Most cases of irritant contact dermatitis develop over time, with frequent and repeated exposure to skin irritants such as water, soaps and detergents. Allergic contact dermatitis is caused by an allergy to something which comes in contact with the skin and causes a delayed reaction. It is called a delayed reaction because the rash may not appear for some time after contact with the allergic substance, ranging from hours to days.
The rash seen in allergic contact dermatitis is often similar to the rash of irritant contact dermatitis. Most contact dermatitis resolves spontaneously in about four to six weeks if further exposure is prevented. However, we have to identify the agents that are causing the dermatitis to be able to achieve long term control of disease.
When you visit the doctor, he or she may ask the following questions, as necessary, to try and identify the most likely diagnosis and cause for your symptoms.
- What is your occupation?
- Have you had repeated exposure to any allergens / irritants or do you notice any initiating or aggravating factors relating to episodes of contact dermatitis? (In acute allergic contact dermatitis, the lesions usually appear within 24-96 hours of exposure to the allergen).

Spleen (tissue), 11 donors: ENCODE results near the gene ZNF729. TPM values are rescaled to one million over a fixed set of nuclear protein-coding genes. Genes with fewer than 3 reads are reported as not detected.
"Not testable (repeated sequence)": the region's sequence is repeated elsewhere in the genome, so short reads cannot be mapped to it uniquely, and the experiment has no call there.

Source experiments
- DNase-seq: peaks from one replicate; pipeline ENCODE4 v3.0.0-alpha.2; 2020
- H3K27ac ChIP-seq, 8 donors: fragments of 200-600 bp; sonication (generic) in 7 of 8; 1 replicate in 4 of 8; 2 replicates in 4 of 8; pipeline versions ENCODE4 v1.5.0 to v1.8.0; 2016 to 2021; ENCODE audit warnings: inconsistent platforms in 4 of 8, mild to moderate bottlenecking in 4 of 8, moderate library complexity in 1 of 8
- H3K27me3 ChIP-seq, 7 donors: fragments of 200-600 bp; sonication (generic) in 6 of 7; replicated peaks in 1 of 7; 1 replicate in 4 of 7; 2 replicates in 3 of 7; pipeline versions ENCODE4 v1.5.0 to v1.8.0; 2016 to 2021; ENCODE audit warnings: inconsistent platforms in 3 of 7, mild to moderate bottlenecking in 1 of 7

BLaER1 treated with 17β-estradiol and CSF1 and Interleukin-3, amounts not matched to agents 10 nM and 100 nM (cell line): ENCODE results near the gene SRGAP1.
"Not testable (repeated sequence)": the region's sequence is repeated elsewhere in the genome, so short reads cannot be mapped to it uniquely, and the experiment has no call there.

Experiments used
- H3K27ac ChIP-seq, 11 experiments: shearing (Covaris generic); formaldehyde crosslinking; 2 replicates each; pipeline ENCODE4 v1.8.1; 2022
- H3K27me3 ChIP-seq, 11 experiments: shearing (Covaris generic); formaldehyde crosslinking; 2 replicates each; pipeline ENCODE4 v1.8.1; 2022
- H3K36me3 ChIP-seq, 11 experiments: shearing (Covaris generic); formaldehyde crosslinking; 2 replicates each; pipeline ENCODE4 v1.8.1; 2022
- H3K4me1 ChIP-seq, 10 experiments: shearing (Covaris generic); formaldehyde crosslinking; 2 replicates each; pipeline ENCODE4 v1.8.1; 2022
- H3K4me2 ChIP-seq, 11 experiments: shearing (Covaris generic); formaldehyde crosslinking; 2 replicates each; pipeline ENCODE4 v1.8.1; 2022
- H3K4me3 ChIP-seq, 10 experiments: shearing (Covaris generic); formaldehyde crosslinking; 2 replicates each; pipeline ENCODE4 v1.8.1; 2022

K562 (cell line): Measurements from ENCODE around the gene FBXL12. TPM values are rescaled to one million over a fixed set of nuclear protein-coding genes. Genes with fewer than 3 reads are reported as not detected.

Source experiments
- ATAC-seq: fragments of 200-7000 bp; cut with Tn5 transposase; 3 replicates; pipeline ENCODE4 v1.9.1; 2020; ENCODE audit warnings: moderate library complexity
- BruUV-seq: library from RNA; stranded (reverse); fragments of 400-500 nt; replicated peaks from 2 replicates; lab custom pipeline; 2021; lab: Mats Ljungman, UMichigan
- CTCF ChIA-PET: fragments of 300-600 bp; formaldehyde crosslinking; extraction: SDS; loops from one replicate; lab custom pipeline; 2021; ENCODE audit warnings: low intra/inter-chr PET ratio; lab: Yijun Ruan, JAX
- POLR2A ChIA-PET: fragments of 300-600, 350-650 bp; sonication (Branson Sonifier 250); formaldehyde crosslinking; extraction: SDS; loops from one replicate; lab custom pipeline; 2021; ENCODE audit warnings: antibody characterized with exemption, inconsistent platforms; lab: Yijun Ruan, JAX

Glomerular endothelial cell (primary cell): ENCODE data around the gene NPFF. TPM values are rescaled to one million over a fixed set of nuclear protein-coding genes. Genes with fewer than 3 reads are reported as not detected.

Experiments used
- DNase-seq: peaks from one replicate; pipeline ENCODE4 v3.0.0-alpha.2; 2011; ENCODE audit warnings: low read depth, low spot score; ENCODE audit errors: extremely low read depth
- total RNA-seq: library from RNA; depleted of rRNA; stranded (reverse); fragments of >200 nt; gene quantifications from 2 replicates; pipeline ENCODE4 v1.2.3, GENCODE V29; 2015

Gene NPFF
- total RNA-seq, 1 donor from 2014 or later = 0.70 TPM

- Where is the contact dermatitis predominantly located? (Parts of the body which come in contact with particular substances may help identify the cause).
- Are there any associated symptoms such as itch, redness, warmth, tenderness or signs of infection (pus, skin redness, fever)?
- Is there a history of previous contact dermatitis or a similar presentation?
- Have there been any new medications / cosmetic or chemical applications that have been applied to the skin?